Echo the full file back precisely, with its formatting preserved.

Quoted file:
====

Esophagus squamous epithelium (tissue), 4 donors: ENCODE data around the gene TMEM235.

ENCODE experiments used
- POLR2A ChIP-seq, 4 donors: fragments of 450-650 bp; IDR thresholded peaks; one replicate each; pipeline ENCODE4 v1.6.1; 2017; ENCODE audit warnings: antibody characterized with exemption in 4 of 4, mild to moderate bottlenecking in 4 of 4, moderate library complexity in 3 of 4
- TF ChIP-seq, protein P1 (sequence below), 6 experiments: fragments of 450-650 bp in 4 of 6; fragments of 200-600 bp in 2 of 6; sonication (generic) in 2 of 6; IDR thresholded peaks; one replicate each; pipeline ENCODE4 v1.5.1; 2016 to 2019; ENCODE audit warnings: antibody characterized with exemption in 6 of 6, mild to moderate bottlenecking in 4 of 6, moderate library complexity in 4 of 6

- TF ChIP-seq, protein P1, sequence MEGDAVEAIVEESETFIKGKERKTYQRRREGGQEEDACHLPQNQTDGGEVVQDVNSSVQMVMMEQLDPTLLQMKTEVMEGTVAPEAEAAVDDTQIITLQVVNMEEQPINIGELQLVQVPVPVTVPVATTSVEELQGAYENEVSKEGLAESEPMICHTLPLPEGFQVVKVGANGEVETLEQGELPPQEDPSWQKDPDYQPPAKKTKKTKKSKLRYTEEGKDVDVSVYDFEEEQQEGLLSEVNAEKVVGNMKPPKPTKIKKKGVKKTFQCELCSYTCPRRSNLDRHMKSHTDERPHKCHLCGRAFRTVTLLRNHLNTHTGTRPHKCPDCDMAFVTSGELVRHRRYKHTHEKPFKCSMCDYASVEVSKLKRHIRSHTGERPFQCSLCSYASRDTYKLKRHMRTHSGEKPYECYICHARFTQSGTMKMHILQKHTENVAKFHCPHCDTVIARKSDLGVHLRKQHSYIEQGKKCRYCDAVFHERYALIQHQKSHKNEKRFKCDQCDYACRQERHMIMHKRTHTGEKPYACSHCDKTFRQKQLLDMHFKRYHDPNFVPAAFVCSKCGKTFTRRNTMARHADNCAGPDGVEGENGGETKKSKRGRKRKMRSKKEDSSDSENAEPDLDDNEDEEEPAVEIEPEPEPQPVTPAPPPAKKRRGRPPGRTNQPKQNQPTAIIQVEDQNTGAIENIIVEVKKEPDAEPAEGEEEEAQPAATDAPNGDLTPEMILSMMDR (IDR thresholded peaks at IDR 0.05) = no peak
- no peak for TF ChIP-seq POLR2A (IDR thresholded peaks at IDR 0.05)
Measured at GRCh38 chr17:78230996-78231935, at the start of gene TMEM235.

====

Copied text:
Esophagus squamous epithelium (tissue), 4 donors: ENCODE data around the gene TMEM235.

ENCODE experiments used
- POLR2A ChIP-seq, 4 donors: fragments of 450-650 bp; IDR thresholded peaks; one replicate each; pipeline ENCODE4 v1.6.1; 2017; ENCODE audit warnings: antibody characterized with exemption in 4 of 4, mild to moderate bottlenecking in 4 of 4, moderate library complexity in 3 of 4
- TF ChIP-seq, protein P1 (sequence below), 6 experiments: fragments of 450-650 bp in 4 of 6; fragments of 200-600 bp in 2 of 6; sonication (generic) in 2 of 6; IDR thresholded peaks; one replicate each; pipeline ENCODE4 v1.5.1; 2016 to 2019; ENCODE audit warnings: antibody characterized with exemption in 6 of 6, mild to moderate bottlenecking in 4 of 6, moderate library complexity in 4 of 6

- TF ChIP-seq, protein P1, sequence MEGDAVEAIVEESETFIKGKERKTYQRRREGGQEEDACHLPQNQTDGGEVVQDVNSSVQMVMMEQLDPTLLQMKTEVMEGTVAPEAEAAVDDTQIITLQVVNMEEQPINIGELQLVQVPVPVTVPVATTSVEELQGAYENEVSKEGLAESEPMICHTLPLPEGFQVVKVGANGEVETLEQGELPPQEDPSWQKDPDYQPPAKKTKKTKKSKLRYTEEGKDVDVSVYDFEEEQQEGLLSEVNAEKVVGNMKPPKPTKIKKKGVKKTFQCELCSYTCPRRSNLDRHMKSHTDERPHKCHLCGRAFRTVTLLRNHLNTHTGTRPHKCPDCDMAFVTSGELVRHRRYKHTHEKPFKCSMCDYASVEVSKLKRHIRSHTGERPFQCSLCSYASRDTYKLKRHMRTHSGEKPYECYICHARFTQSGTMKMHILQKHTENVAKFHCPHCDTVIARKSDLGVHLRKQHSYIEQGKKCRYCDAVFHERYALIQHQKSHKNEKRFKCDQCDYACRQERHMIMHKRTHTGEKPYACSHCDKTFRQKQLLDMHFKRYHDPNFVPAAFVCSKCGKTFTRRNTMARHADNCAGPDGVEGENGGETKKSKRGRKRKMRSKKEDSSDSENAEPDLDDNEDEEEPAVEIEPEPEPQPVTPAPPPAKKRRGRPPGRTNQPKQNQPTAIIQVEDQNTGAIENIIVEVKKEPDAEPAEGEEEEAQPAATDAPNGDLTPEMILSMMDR (IDR thresholded peaks at IDR 0.05) = no peak
- no peak for TF ChIP-seq POLR2A (IDR thresholded peaks at IDR 0.05)
Measured at GRCh38 chr17:78230996-78231935, at the start of gene TMEM235.